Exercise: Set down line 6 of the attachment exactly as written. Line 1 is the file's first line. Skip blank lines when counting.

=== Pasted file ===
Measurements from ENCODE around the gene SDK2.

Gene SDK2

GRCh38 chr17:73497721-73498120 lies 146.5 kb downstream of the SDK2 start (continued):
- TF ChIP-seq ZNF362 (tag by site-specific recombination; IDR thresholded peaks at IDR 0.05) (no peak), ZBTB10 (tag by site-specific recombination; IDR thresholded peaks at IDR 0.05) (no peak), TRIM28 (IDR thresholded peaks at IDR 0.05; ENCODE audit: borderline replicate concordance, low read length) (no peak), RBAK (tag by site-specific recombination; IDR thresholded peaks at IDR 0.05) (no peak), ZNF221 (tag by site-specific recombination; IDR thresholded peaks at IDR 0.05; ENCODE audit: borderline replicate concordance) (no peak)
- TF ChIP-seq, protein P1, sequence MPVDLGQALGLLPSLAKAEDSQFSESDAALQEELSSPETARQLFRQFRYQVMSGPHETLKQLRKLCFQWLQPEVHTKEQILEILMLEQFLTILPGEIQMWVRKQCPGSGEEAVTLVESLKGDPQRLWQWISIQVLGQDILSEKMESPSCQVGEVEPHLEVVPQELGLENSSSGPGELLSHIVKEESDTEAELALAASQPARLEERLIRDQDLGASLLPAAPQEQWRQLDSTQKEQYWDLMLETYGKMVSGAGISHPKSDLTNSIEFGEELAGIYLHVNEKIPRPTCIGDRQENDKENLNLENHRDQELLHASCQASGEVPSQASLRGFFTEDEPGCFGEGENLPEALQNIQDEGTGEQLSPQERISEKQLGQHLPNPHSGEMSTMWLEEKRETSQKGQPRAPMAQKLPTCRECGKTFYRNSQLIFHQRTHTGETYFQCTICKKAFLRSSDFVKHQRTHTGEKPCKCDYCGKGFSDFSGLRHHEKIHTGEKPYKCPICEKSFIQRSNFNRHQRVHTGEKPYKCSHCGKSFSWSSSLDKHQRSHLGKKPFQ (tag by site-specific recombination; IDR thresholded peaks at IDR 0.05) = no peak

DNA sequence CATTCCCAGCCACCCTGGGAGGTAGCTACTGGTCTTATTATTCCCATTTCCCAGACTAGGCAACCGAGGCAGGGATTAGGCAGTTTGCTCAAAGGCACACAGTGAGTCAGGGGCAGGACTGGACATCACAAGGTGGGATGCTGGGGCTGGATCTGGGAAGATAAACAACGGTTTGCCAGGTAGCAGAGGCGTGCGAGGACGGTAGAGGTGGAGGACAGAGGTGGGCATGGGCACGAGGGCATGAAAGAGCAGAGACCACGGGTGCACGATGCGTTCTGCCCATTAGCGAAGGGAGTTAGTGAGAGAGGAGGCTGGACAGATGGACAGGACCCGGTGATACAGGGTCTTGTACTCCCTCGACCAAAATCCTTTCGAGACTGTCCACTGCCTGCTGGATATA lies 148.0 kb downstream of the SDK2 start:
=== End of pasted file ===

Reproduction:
DNA sequence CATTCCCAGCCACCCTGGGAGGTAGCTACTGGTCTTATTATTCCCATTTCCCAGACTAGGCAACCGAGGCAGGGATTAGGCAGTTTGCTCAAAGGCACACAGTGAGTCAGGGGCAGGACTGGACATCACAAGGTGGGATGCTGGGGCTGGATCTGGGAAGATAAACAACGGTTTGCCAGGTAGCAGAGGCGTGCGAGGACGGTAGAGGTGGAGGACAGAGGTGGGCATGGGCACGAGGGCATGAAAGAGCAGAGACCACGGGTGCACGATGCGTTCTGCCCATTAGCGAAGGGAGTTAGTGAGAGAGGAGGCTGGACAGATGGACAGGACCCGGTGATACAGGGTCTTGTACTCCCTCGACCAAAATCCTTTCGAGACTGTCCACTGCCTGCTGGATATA lies 148.0 kb downstream of the SDK2 start: